Sometimes the black letter law passed by the legislature is unclear. The legislature can’t anticipate every possible fact scenario when they pass a law, so it lay to the courts to interpret the law and give guidance to what it means. This interpretation is called case law. When the court decides a certain meeting to the law it essentially answers a legal question. Lawyers and other courts then can rely on that ruling when they have a similar issue in their case. The following case answers the question above.
Martin v. Naik, 300 P.3d 625 (Kan. 2013).
This case addresses the following issue:
When does the statute of limitations begin to run in a wrongful death action?
This case explored the issue of when the statute of limitations (period of limitation before you can no longer bring up a lawsuit) begins to run in a wrongful death action. In exploring this issue, the court concluded that a lawsuit for wrongful death begins on the date of the death unless information regarding the fact of death or the wrongful act that caused the death was concealed, altered, falsified, inaccurate, or misrepresented. Id. at 626.
On March 31, 2004, the decedent (plaintiff’s husband), who was diabetic, was admitted to the hospital. Id. at 627. On April 8, 2004, a nurse who was employed by the hospital administered insulin to the decedent and the plaintiff (decedent’s wife) observed the nurse having extreme difficulty. Id. Shortly after, the decedent’s condition became more serious and he suffered irreversible brain damage and other injuries the following day. Id. That same day, the plaintiff had the decedent transferred to Shawnee Mission Medical Center (SMMC) and it was alleged that the previous hospital negligently delayed the transfer. Id. While at SMMC, a doctor told the plaintiff that the previous hospital’s staff allowed the decedent to go into a diabetic coma and essentially killed him. Id. SMMC was able to stabilize the decedent but he ended up dying on October 25, 2004. Id.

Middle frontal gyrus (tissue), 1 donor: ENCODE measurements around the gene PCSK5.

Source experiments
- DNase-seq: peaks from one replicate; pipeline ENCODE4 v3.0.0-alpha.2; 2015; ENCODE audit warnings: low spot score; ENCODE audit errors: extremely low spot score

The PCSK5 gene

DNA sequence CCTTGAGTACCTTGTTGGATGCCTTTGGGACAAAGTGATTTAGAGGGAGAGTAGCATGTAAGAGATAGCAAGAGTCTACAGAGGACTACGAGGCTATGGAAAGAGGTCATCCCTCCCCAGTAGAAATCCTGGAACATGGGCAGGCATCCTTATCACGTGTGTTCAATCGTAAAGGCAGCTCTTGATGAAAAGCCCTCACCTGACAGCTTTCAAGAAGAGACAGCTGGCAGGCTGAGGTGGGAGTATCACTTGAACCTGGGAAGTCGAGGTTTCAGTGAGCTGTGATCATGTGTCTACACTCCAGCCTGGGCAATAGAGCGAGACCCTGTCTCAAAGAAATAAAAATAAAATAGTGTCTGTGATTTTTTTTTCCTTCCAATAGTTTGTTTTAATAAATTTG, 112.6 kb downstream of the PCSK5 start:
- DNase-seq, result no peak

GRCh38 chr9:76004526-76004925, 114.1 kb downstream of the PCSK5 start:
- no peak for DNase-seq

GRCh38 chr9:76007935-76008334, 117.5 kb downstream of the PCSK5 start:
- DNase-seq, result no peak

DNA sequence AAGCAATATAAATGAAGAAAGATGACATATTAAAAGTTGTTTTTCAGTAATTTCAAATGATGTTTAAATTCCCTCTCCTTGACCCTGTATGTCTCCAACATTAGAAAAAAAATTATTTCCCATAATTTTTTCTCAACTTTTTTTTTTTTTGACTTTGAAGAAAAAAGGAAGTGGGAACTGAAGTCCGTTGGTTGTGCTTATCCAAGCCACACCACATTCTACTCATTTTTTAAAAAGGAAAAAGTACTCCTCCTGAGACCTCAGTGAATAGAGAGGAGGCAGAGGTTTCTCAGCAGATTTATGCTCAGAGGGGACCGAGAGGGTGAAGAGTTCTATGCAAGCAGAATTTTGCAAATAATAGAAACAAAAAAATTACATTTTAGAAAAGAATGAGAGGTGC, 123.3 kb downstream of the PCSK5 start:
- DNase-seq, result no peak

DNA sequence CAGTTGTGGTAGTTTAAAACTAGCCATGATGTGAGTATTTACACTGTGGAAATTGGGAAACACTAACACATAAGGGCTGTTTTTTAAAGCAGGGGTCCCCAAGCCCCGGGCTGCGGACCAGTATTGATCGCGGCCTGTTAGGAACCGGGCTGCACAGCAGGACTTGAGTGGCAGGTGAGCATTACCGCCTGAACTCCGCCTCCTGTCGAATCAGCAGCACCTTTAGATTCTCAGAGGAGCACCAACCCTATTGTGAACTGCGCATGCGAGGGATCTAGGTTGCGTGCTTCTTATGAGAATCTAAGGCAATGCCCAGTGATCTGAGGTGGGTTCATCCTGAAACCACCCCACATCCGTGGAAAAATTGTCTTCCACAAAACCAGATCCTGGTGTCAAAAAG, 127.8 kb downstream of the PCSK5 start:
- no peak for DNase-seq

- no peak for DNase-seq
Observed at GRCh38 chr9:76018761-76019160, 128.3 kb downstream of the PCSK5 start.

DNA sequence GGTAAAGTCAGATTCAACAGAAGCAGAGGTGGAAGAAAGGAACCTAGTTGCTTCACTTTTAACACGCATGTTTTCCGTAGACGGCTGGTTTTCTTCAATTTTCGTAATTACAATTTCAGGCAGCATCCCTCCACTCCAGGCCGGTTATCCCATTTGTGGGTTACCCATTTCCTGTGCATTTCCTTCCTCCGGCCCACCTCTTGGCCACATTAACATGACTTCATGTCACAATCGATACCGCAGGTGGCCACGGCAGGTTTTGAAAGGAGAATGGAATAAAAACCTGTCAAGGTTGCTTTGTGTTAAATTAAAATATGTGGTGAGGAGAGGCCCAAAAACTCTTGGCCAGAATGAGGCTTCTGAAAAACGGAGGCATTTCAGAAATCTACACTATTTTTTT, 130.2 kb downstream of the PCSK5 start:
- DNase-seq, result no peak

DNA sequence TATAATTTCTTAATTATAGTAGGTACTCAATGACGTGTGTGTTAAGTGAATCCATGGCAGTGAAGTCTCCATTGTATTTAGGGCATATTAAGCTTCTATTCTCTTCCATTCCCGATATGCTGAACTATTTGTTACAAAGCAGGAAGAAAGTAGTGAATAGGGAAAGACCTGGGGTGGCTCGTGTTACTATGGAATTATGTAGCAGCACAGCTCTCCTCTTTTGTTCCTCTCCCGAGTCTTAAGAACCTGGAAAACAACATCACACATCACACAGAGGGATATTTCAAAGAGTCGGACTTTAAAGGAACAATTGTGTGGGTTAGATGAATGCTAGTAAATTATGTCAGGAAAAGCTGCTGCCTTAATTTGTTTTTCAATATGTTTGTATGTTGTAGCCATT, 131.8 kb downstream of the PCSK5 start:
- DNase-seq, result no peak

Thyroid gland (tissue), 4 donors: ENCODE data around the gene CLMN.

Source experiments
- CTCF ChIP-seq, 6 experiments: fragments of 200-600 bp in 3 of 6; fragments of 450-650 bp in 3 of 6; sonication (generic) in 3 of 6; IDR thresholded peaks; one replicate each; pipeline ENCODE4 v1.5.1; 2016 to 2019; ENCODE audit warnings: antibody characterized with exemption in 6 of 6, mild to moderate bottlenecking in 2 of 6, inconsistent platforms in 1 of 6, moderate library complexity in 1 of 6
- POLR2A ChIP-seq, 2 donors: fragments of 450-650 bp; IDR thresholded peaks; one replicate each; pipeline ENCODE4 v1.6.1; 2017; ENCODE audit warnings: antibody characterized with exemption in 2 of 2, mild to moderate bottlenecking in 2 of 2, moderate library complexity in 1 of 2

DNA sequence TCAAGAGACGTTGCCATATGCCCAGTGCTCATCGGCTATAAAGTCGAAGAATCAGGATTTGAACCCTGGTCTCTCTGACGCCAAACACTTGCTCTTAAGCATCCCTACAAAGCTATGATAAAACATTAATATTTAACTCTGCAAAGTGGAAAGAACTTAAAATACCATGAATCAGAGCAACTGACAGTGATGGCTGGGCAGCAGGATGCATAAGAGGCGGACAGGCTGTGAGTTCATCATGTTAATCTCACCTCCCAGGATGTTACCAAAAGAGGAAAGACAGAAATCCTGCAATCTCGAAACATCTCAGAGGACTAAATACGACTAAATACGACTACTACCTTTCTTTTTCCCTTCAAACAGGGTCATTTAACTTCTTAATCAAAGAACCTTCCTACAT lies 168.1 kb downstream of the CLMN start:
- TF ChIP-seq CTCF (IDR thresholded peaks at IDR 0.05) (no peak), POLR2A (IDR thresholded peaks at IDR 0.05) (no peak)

On October 25, 2006, the plaintiff filed a lawsuit against the defendants (doctor and hospital) in which she raised a wrongful death claim based on alleged medical malpractice. Id. Both defendants filed motions for summary judgment (judgment in their favor without a trial) in which they argued that the plaintiff’s wrongful death claim was prevented by the 2-year limitation period provided by the Kansas legislature. Id. As a result, the district court granted the defendant’s motion and stated that the statute of limitations began on April 7, 2004. Id. However, the plaintiff appealed and the Court of Appeals reversed the district court’s decision and held that the claim was not barred by the 2-year limitation because the statute of limitations did not begin to run until the death of the decedent on October 25, 2004. Id. at 627-28. The defendants appealed the decision and the Supreme Court of Kansas decided the case. Id. at 628.
One of the core arguments at issue between the decedent’s wife (plaintiff) and the doctor/hospital (defendants) was when exactly the statute of limitations began to run in the wrongful death of the decedent. Id. at 626. The plaintiff argued that the statute of limitations should not have begun to run until her husband’s death on October 24. 2004. Id. at 629. On the other hand, the defendant’s argued that the statute of limitations should have begun to run on either April 7, 2004 (the date of the first act of alleged negligence) or on April 8, 2004 (when it was obvious that the decedent had been injured by an act of negligence.) Id. at 630. Both sides presented the court with cases that supported their arguments. Id.
All of the cases that the plaintiff used to support her argument asserted that the wrongful death action was for the exclusive benefit of the heirs (those who inherit property from decedent who dies without a will), and allowed them to recover damages after death for such things as loss of support, companionship, and mental anguish. Id. Additionally, according to one of the cited cases, the court recognized two points at which a wrongful death action could be begin: (1) the time of death and (2) after death when the fact of injury became reasonably obvious. Id. at 631. Furthermore, the case stated that the fact of death should be a starting point for review and the limitations period should start on the date of death unless the information from which the fact of death or negligence could be determined was concealed, altered, falsified, inaccurate, or misrepresented. Id.
The defendants used two cases to prove that the statute of limitations should have begun prior to the death of the decedent. Id. at 632. However, the court found the first case’s decision was incorrect and the second case’s decision did not support the defendant’s argument. Id. at 633.
After reviewing the cases the defendant used to support their argument, the court held that the 2-year statute of limitations that governed a wrongful death action should start on the date of death unless the information from which the fact of death or negligence could be determined was either concealed, altered, falsified, inaccurate, or misrepresented. Id. Therefore, the plaintiff’s medical malpractice claim was not time barred at the time of her husband’s death. Id.